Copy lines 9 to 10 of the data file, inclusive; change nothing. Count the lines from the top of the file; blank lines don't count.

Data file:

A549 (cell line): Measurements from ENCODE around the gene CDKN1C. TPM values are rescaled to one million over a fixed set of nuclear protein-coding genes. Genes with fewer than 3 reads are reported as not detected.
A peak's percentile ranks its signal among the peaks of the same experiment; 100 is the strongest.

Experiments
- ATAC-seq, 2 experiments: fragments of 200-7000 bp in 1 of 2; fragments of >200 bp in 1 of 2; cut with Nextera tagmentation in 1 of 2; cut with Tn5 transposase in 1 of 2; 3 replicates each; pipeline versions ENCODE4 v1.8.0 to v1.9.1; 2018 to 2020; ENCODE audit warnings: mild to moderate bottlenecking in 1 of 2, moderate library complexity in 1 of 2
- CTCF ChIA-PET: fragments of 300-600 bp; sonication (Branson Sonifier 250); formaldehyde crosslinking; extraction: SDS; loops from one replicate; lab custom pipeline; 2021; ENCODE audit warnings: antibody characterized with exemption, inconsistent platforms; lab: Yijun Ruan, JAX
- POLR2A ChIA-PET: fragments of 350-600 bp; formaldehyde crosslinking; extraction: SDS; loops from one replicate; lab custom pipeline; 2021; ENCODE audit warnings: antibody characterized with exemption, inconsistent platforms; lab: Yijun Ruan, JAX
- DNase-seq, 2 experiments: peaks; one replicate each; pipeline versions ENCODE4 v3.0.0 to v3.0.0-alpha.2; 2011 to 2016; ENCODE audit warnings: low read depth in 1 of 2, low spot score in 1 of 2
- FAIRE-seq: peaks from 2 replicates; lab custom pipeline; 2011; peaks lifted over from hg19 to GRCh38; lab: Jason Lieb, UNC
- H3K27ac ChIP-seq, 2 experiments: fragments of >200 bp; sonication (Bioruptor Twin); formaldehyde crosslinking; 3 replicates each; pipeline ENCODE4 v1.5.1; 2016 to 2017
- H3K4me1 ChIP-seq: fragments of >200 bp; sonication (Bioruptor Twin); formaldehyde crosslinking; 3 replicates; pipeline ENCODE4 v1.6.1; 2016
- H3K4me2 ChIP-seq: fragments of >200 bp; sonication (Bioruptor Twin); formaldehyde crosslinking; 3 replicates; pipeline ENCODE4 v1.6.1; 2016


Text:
- H3K27ac ChIP-seq, 2 experiments: fragments of >200 bp; sonication (Bioruptor Twin); formaldehyde crosslinking; 3 replicates each; pipeline ENCODE4 v1.5.1; 2016 to 2017
- H3K4me1 ChIP-seq: fragments of >200 bp; sonication (Bioruptor Twin); formaldehyde crosslinking; 3 replicates; pipeline ENCODE4 v1.6.1; 2016